Can Anyone Really Predict What China Will Do in the Future?

Paul Wolfowitz

Key point: American grand strategists did not have a better idea than State Department officials of how China would evolve.

The longstanding hope that economic development and engagement with the West would bring about a more open China is rapidly fading as Xi Jinping turns the clock back to practices reminiscent of Mao’s despotism.

In place of those hopes, scholars and pundits are competing to claim the gift of foresight, to be able to say, “I told you so.”

In a recent Bloomberg column, “The ‘China hands’ Got China Wrong, But Listen to Them Now,” my AEI colleague Hal Brands suggests that the key claimants divide into two groups: the skeptical “great power gurus,” who approached the question of China from “the perspective of grand strategy,” and the more optimistic “China hands,” with their “formidable Chinese-language skills and enviable contacts within the Chinese power structure.”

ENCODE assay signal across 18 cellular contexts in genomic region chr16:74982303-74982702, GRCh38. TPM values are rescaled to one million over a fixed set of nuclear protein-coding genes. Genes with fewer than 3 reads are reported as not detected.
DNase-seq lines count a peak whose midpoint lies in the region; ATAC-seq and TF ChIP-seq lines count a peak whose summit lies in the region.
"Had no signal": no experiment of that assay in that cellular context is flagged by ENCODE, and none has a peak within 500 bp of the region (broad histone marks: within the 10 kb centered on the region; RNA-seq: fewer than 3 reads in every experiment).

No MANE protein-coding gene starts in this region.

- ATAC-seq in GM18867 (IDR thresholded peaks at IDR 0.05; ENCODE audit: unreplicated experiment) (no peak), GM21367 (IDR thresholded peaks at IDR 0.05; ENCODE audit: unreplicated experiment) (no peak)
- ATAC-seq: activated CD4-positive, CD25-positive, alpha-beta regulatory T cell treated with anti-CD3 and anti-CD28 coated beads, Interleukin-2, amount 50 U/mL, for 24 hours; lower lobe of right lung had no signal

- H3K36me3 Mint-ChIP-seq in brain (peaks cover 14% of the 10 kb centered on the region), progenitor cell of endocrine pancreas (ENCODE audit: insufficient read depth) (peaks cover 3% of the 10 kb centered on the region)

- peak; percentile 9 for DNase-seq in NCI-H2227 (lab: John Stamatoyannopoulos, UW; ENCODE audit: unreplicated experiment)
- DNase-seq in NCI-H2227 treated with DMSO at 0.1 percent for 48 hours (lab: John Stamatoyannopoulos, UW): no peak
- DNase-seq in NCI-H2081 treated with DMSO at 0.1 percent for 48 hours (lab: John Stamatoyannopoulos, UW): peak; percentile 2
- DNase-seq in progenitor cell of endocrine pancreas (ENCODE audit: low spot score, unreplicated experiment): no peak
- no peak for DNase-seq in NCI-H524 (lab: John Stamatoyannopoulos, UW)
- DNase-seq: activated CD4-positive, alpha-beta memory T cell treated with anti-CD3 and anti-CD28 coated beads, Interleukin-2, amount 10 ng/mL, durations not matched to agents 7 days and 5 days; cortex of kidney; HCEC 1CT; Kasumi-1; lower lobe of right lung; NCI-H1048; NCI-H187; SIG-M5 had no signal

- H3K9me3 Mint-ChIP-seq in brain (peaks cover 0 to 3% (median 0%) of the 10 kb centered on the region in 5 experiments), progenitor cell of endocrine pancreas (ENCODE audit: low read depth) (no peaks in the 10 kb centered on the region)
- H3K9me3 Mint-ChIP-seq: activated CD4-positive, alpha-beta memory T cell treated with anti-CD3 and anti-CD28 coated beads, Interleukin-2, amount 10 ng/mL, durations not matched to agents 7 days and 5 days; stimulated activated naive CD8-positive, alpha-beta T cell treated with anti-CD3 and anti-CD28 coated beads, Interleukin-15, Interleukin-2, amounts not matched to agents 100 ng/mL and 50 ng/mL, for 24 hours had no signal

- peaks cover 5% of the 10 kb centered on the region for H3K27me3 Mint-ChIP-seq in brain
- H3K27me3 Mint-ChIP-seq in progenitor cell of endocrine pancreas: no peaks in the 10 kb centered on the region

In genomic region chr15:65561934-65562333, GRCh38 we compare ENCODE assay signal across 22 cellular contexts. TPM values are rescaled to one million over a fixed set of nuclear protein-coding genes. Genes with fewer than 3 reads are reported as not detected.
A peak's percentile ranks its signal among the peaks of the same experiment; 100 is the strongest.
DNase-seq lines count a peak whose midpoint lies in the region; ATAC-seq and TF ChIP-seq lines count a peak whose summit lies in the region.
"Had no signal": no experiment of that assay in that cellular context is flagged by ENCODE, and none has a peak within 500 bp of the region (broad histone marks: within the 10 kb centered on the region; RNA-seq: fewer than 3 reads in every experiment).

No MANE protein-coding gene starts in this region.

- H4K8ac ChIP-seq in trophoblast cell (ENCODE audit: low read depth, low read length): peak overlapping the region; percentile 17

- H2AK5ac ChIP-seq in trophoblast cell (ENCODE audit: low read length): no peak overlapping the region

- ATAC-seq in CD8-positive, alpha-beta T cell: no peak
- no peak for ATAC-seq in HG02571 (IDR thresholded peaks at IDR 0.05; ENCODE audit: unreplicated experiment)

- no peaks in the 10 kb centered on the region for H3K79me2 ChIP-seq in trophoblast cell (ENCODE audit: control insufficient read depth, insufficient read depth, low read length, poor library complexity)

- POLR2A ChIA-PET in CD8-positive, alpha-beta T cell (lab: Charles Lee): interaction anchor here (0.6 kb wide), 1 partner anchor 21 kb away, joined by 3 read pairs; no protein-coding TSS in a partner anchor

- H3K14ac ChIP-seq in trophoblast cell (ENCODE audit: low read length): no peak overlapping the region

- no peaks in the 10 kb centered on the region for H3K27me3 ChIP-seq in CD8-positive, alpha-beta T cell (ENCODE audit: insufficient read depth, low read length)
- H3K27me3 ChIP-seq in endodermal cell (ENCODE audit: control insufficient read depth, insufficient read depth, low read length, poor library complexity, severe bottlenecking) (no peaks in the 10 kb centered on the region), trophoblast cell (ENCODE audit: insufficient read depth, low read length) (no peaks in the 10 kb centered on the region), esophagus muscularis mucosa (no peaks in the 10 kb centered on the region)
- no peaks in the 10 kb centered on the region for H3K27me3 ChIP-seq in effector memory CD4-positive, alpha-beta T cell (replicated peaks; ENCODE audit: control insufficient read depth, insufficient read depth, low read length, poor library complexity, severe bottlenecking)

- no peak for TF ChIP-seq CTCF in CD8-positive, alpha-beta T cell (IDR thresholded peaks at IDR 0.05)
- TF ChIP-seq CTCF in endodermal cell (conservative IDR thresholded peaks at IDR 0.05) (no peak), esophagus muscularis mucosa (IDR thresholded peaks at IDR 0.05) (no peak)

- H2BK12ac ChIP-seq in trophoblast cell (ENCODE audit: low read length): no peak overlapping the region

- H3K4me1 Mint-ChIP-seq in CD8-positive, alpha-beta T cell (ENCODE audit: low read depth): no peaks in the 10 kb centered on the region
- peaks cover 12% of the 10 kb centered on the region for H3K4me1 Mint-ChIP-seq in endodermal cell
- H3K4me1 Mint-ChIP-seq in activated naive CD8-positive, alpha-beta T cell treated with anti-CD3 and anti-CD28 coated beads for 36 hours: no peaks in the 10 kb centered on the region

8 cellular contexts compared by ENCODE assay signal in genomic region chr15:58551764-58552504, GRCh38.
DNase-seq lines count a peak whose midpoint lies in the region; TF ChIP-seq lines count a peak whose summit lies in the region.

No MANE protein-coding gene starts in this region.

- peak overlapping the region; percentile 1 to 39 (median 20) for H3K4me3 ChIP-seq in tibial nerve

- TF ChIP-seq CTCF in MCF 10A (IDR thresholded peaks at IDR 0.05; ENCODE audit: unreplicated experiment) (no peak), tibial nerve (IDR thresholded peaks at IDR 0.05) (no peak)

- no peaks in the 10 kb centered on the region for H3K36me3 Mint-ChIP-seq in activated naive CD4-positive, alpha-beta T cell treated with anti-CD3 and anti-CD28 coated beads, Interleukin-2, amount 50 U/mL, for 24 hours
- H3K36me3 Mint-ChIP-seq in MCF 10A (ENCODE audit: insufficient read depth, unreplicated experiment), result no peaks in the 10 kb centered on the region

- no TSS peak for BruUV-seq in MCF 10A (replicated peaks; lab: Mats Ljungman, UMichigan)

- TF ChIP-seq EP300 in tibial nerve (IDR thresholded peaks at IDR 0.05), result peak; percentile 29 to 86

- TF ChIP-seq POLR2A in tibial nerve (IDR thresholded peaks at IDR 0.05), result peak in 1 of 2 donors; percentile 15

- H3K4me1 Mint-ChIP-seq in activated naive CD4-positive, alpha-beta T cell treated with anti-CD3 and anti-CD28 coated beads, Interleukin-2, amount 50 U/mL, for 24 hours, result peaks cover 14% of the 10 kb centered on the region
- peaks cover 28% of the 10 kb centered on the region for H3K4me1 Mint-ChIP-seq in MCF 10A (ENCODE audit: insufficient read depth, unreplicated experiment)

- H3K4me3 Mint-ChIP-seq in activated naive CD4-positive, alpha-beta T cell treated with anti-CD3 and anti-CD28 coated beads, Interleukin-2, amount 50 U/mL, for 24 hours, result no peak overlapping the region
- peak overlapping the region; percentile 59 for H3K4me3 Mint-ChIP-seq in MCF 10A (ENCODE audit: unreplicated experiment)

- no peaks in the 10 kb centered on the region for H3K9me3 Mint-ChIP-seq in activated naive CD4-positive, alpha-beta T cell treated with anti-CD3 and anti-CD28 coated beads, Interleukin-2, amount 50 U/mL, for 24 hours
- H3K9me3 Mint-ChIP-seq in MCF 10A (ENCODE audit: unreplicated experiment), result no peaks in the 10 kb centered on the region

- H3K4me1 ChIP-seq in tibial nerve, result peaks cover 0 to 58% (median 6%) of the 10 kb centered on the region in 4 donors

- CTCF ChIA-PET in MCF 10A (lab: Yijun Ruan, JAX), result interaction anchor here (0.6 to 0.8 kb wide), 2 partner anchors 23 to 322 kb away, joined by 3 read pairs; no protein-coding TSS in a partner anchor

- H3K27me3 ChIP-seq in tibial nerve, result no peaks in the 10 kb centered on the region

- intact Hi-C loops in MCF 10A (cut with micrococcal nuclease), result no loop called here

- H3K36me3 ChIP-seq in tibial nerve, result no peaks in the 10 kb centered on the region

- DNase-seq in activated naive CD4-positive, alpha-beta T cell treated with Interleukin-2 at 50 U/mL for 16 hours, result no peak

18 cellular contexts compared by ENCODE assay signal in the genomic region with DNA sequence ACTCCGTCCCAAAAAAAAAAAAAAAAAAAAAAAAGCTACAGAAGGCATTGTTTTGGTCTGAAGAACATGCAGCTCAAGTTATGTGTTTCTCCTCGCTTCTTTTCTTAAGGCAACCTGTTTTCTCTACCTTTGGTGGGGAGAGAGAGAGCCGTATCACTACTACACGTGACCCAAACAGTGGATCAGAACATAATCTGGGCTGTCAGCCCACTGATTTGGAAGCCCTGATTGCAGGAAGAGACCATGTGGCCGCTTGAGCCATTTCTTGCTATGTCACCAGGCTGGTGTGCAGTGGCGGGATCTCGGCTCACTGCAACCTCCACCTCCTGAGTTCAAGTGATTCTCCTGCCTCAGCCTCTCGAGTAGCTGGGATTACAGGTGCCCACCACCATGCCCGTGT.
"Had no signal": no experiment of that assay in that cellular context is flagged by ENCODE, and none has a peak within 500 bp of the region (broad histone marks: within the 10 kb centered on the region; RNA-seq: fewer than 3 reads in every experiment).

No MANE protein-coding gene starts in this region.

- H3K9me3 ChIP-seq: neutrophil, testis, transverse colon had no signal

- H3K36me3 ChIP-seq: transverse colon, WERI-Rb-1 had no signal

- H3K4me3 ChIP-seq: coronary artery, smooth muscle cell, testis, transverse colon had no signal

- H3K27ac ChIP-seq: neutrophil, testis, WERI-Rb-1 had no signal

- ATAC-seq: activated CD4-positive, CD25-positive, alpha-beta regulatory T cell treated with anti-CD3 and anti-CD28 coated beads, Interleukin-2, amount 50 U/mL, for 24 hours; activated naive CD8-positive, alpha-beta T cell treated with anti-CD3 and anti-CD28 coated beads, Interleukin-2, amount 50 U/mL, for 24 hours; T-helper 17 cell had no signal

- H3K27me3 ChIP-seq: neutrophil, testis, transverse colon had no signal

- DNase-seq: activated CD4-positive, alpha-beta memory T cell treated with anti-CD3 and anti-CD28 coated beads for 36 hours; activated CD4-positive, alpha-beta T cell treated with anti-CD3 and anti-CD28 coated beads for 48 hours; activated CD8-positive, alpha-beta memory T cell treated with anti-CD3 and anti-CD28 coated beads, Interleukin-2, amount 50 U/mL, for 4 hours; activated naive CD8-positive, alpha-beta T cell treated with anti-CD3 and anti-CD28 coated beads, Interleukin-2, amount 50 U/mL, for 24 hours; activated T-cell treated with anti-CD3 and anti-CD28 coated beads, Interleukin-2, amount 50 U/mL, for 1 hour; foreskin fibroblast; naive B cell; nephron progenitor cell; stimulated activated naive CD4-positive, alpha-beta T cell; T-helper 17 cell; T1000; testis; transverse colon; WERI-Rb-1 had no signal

Adopting Isaiah Berlin’s terminology of “hedgehogs” and “foxes,” Brands puts the ‘grand strategists’ in the hedgehog category — people who get “one big thing” right — while the “China hands” are the foxes, masters of tactics and detail. Of course, as they say in the investment business,“ past success is no guarantee of future performance.” Being right once doesn’t mean you will be right the next time. So it is impossible to disagree with Brands that even those “China hands” who may have been wrong in the past should not be dismissed in the future.

Read the original article.